Given that Foakes is the only one with a Division One average above 40 (he also has plenty of age-related upside as well), it is clear to see why the three others are likely to struggle - although Stoneman might have a chance if he continues his dramatic improvement.  It wouldn't be a shock if he ended up getting picked as a batsman, or keeps with Bairstow batting higher, by the end of the tour.

Vince in particular looks destined for failure at Test level.  Aesthetically, his batting might please many, but if he's averaging barely 30 against county pros, he's not going to succeed in Test Cricket.   His first-class average of 38.81 is considerably boosted by 83 Division Two innings (averaging 50.12), and makes him look like a much better longer-format player than he realistically is.  As mentioned before, he and Malan are much better white-ball cricketers and this is where the selectors should put their faith in him.

As I've mentioned in previous articles, the split between Division One and Two should be noted in a player's averages.  It's like a footballer scoring 50 goals in the Championship one season, and then 10 in the Premier League the next - is it fair to say he averages 30 a season?  It's certainly pretty misleading.  Analysis shows that there's a bigger step up from Division One to Tests, than between Division One and Division Two.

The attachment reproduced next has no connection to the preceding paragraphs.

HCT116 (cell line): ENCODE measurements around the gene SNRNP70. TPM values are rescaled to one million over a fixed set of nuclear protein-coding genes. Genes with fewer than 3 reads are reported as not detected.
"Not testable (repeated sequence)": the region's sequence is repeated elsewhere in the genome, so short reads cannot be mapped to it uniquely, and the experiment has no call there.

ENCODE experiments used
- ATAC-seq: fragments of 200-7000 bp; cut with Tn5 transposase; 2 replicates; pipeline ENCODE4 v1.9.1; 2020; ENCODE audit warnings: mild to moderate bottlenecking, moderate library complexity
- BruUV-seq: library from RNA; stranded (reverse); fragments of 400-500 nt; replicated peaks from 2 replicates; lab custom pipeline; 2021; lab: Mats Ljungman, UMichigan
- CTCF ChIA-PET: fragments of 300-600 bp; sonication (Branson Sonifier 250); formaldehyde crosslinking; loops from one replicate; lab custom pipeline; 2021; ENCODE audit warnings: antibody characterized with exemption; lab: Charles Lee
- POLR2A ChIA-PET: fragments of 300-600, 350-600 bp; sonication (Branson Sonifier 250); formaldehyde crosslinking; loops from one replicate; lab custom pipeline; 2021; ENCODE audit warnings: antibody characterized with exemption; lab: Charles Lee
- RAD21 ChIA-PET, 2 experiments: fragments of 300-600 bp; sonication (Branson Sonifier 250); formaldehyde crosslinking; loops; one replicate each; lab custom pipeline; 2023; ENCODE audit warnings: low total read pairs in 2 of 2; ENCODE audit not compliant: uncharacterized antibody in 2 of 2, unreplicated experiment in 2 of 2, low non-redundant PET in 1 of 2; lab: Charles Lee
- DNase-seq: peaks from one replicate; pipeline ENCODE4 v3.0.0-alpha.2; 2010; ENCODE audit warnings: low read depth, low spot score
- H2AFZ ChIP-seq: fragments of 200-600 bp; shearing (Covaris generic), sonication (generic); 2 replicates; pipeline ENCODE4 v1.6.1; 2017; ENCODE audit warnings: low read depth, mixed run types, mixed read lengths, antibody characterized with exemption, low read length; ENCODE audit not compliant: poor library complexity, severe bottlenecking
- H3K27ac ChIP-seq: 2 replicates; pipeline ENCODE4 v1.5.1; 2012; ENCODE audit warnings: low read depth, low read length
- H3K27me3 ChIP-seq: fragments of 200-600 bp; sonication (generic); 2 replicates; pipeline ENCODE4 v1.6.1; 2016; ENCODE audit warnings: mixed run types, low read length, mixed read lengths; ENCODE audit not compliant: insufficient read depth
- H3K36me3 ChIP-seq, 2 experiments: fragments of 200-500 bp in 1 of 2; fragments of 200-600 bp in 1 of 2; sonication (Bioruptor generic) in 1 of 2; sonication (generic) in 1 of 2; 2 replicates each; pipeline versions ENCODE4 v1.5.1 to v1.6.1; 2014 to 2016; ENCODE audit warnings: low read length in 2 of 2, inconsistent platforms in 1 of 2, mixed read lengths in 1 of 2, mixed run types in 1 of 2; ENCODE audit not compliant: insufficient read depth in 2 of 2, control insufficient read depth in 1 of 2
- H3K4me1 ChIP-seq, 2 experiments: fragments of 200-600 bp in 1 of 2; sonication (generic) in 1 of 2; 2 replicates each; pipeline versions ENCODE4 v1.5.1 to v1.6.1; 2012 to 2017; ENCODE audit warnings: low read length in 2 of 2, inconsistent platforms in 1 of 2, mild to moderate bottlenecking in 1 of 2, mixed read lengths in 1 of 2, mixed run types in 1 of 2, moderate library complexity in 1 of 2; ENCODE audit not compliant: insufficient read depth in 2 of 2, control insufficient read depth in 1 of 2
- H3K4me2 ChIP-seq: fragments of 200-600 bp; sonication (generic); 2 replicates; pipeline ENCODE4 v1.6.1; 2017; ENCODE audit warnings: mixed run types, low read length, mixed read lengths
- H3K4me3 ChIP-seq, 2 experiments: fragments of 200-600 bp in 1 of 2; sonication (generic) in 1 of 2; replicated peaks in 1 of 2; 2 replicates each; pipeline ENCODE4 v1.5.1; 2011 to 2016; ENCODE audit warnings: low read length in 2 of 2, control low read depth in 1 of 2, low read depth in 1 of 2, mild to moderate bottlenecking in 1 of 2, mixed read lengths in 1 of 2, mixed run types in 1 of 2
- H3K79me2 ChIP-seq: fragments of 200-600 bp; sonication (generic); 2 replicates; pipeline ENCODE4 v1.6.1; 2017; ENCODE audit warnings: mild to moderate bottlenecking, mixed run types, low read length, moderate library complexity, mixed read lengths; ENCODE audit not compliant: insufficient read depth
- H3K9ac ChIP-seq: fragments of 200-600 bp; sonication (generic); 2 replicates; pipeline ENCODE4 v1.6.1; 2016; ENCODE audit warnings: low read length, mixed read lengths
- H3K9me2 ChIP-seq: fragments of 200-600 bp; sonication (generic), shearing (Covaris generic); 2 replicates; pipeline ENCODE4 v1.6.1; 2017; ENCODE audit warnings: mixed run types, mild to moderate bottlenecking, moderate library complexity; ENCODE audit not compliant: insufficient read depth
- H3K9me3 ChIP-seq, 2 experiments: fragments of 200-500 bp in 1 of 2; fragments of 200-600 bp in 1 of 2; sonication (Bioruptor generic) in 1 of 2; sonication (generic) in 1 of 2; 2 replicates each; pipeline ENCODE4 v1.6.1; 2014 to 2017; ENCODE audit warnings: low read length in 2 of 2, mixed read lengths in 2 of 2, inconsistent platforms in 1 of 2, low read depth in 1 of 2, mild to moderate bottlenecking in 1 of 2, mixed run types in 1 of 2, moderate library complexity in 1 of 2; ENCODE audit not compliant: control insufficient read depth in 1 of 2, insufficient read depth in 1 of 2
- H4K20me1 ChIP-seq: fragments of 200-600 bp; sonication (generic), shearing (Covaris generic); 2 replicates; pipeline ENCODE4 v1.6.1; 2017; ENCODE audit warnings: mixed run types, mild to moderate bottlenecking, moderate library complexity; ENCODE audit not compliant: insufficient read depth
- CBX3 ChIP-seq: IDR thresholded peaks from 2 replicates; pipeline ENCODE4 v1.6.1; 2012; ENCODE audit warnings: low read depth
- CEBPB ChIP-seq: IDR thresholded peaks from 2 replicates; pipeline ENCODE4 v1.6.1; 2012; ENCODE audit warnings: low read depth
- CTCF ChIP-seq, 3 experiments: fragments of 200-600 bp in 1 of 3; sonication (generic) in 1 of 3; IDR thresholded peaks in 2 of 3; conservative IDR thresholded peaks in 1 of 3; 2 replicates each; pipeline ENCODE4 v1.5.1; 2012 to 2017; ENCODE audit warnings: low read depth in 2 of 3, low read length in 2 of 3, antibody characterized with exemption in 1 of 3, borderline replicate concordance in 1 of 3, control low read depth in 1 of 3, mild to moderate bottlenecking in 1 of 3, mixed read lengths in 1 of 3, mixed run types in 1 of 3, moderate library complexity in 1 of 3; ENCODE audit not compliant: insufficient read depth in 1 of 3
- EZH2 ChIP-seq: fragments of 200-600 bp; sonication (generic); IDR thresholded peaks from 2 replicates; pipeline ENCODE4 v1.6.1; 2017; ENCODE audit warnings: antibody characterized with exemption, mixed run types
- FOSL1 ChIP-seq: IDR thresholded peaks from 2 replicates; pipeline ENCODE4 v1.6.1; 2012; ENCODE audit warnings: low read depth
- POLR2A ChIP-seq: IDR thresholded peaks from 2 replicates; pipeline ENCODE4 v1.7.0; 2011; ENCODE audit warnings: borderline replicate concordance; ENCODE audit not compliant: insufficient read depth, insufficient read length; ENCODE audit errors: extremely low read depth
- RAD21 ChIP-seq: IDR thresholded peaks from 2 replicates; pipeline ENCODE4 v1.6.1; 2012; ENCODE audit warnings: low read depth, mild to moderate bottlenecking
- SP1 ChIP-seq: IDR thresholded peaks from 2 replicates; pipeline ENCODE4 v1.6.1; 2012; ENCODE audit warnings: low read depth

Concluding, I won't make any predictions for the Ashes, apart from saying that unless at least two of Root, Cook or Bairstow have the tours of their lives, England won't be able to consistently post decent scores with the bat.  

This doesn't necessarily mean England will lose the series - Australia have plenty of frailties themselves, although data analysis shows that they are very strong in home conditions - but it wouldn't be a huge shock if the ball dominated the series, particularly in Australian hands.  Unless there's a lot of rain in matches, with the expected batting line-ups, don't expect draws.